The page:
Website authority checker by Ahrefs

11. Pitch yourself as a podcast guest 

Using podcasts as a promotional tactic works similarly to guest blogging: You talk about a topic relevant to your product, and that gives you an opportunity to introduce it to the audience. Plus, you can land a quality link too. 

Podcast example that acts as product promotion

But the difference here is that the mere fact you’ve been invited to star on a podcast makes you and everything you do interesting. So I’d say it can help to generate awareness of your product even if it’s mentioned only in the description of the episode. 

That said, the best podcast topics will be the ones that:

  • Appeal to the podcast’s audience.
  • Haven’t been covered already.
  • Align with your experience.
How to find the best podcast topics

And here’s a neat trick for finding uncovered topics (courtesy of Respona): use Google search operators. For instance, AND "omnichannel marketing" shows that this topic hasn’t been covered by the host of the show. 

Using Google search operators to find uncovered topics by any podcast

12. Introduce a referral program 

A referral program is a marketing tactic that encourages users to advocate your product in exchange for rewards such as cash, freebies, or product upgrades. 

You’ve probably heard about some big companies like Dropbox, PayPal, or Uber using referral marketing. But don’t think this tactic is only restricted to big companies like them. In fact, referral programs were implemented in the early stages of these businesses and were found to be a crucial factor in their growth.

PayPal referral program: 2001 and now
PayPal in 2001 (left) and now (right). Even after over 20 years, it still uses the referral program.

Statistically, a referral from a friend, family member, or colleague is one of the most effective ways to acquire customers since word of mouth is one of the most trustworthy marketing channels (source). 

It can also be one of the most cost-effective ways to acquire customers, but it all comes down to the cost of your program. 

To make your referral program successful, you need to consider three things.

First, the attractiveness of the reward. What will be more attractive to your users: a discount on their next purchase, an upgrade, or maybe a charity donation? Consider also two-way rewards: for the referrer and the referee. 

Secondly, be careful about the cost of the reward to your business. PayPal basically gave out cash for signing up because the company figured out it’d be less expensive than ads. Indeed, it led to rapid growth, but you can imagine how much they spent without a promise of revenue. It’s a better idea to reward users who perform a specific action closely tied to your revenue. 

Also, consider the customer acquisition cost (aka CAC) of other marketing tactics. Use this as a benchmark; ideally, you want to keep the CAC of your referral program lower than other tactics. 

However, discretion is advised here. If you see that the users who come via referrals stay longer or spend more, a higher CAC could be justifiable. 

On a last note, referral programs may be tough to operate without dedicated software that generates referral links and allows you to track them. So consider a tool like ReferralCandy or Viral Loops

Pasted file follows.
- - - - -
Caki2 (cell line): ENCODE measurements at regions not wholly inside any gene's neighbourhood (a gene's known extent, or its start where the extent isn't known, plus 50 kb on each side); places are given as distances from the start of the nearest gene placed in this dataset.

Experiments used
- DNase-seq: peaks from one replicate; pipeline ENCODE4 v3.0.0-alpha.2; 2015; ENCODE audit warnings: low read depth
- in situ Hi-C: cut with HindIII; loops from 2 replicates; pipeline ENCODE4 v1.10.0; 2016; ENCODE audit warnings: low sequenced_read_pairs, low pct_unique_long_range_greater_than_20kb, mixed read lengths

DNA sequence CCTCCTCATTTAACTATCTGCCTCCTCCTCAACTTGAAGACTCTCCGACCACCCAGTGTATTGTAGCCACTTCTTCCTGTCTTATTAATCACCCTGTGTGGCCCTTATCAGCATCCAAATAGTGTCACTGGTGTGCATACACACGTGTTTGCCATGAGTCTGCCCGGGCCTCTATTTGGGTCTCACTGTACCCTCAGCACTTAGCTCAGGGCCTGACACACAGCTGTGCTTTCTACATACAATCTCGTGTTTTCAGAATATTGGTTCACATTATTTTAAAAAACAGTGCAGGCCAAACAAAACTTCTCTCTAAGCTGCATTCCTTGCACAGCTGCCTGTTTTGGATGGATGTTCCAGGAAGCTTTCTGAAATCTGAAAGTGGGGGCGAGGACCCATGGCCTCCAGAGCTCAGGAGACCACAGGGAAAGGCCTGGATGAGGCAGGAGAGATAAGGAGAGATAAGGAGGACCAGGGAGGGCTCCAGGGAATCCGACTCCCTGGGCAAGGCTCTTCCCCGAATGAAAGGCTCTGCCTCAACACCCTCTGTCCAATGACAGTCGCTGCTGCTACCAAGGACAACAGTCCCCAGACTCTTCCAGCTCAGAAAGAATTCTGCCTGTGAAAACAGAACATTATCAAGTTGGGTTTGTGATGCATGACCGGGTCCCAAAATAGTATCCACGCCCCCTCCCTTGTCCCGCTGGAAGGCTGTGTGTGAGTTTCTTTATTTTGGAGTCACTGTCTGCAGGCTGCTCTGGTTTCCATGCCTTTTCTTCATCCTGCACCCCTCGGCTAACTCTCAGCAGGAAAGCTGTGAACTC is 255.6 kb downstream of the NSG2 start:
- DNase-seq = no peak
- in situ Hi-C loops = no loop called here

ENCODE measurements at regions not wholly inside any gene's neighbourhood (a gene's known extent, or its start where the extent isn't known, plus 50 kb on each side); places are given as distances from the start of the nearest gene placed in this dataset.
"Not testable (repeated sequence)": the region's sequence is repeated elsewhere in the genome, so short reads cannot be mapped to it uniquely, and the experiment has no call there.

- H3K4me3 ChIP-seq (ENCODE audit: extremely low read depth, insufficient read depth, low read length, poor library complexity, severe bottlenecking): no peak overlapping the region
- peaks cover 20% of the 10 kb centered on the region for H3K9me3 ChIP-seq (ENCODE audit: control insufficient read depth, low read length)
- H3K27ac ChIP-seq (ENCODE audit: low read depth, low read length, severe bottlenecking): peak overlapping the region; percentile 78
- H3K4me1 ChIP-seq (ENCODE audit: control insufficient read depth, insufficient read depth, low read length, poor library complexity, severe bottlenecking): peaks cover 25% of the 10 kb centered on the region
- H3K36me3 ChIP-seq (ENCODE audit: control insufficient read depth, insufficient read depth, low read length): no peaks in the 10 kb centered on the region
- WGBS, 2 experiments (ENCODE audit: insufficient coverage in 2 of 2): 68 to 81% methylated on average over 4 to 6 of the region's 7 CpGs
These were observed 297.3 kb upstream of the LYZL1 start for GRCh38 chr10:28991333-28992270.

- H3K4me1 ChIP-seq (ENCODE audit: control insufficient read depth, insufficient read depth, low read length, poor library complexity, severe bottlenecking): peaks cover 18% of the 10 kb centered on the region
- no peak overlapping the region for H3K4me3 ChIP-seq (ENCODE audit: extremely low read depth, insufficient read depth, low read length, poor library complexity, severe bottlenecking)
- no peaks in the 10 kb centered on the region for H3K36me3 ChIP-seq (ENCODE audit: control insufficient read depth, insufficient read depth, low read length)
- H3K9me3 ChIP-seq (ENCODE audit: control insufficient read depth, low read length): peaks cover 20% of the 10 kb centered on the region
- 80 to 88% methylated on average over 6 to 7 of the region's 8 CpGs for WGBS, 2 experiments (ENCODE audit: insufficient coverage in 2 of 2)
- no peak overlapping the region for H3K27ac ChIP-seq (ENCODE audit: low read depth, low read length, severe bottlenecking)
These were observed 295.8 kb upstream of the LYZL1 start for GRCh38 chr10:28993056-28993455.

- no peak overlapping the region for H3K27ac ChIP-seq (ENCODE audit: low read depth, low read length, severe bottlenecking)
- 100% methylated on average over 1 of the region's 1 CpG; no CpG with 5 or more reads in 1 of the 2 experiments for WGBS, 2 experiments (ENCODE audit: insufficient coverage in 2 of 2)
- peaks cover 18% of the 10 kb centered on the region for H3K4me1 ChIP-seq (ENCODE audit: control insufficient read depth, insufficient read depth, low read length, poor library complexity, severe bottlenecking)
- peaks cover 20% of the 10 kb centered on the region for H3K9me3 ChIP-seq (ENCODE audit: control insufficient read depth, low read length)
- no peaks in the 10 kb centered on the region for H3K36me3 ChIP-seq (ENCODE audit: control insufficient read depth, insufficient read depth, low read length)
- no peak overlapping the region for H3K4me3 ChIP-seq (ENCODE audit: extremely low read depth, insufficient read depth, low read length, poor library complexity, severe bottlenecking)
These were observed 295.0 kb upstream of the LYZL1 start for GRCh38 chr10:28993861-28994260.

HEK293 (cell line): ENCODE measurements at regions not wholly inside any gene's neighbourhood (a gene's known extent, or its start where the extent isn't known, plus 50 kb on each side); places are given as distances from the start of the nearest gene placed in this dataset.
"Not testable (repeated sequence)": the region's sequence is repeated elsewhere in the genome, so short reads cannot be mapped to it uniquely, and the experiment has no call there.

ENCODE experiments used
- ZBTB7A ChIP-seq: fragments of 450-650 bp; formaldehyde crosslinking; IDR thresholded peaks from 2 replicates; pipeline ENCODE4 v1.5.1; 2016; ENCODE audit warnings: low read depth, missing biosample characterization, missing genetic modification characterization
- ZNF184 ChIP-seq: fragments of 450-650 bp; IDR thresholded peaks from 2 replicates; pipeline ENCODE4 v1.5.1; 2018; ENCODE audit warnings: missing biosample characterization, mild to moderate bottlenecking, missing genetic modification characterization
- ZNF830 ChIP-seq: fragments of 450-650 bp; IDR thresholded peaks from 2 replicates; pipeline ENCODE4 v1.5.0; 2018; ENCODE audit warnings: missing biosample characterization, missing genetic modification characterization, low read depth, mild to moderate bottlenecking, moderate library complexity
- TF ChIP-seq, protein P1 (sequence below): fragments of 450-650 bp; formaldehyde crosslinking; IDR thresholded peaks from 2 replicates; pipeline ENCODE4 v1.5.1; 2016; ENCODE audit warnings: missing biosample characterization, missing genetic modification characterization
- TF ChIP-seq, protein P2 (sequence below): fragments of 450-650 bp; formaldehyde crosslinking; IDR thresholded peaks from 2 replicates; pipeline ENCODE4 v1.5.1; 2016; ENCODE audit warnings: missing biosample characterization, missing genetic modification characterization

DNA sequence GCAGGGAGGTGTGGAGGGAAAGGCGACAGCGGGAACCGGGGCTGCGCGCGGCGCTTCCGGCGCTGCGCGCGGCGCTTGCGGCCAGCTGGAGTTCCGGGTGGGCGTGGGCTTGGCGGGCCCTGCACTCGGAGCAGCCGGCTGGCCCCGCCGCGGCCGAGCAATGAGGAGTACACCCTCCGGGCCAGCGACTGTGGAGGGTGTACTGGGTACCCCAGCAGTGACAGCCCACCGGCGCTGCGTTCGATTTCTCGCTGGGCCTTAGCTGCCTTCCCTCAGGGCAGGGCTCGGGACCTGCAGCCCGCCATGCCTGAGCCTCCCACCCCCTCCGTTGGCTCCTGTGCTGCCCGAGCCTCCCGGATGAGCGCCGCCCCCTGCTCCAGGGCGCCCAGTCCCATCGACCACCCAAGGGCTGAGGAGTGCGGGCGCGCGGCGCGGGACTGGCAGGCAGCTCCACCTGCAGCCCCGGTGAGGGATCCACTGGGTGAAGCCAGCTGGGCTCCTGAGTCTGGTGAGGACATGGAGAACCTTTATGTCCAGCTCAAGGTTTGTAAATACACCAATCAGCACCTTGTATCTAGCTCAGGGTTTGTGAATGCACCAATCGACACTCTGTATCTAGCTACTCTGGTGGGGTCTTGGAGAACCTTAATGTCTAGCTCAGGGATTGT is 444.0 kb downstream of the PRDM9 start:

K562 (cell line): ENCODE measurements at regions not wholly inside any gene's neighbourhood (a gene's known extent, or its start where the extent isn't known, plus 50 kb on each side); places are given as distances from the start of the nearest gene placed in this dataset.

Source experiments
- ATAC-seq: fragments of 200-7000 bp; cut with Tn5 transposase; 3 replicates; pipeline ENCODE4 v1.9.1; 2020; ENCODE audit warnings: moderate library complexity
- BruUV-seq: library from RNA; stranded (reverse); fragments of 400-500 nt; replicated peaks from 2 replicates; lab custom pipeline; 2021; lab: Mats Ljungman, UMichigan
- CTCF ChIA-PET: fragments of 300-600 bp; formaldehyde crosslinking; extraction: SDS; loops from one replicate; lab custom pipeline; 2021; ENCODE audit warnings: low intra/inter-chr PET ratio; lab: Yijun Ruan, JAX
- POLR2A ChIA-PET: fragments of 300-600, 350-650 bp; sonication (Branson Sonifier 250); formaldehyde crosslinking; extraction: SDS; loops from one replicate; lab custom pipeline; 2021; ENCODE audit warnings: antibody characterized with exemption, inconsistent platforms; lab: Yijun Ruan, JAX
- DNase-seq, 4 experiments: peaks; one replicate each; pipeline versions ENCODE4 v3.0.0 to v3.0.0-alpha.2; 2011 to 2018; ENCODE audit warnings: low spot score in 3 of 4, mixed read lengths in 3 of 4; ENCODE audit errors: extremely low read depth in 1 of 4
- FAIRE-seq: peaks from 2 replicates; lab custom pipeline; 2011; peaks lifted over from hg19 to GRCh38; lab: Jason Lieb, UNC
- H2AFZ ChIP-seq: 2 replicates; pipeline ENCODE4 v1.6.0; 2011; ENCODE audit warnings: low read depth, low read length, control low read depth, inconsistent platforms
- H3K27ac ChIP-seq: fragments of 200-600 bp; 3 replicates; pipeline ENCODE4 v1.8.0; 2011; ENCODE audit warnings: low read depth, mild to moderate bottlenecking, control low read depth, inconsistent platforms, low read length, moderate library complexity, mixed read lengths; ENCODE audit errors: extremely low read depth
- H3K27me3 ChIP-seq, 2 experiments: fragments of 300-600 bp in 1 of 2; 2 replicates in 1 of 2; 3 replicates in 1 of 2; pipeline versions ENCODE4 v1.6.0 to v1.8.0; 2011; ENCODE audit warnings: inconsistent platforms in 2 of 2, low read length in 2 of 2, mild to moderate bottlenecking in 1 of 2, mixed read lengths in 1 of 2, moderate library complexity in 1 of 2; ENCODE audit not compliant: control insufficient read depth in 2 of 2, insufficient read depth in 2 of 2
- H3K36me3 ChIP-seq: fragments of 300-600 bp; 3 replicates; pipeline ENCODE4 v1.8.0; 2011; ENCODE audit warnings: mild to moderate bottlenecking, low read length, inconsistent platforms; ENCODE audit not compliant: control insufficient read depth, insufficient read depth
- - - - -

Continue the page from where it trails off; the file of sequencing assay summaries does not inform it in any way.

13. Show what early adopters say 

Last but not least, you can share positive feedback from early adopters of your product.

This way, you’ll build social proof that will establish your credibility and increase the likelihood of people signing up for your product or even buying it. I’m talking about sharing:

  • Quotes
  • Rankings
  • Awards 
  • Case studies 
  • Photos and videos from customers 

Some popular spots for placing social proof are sign-up forms, pricing pages, and product feature tours. But you can also experiment with their placement and see their impact on conversion. 

Customer testimonial example

It’s great if you have testimonials from high-profile influencers or celebrities, but the truth is the voice of “regular users” matters too. I’d argue that a product’s ability to consistently meet the needs of its regular users is more valuable than a few endorsements from famous people.

Final thoughts 

If you can’t spend a lot of money on product promotion, don’t fret. You’ll find more than enough ideas that don’t rely on ads.

However, this doesn’t mean you need to give up ads completely. Something you can consider is reinvesting part of your revenue to try advertising tactics such as: 

  • Advertising on non-obvious platforms like Quora (case study). 
  • Targeting niche keywords with low cost per click but possibly high business potential.
  • Using dayparting (available in Google Ads). 
  • Optimizing conversion on your landing page. 
  • Increasing ad quality score to reduce the cost of bids.

Got questions or comments? Ping me on Twitter or Mastodon.

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How To Become an SEO Expert in 4 Steps



General SEO

With 74.1% of SEOs charging clients upwards of $500 per month for their services, there’s a clear financial incentive to get good at SEO. But with no colleges offering degrees in the topic, it’s down to you to carve your own path in the industry.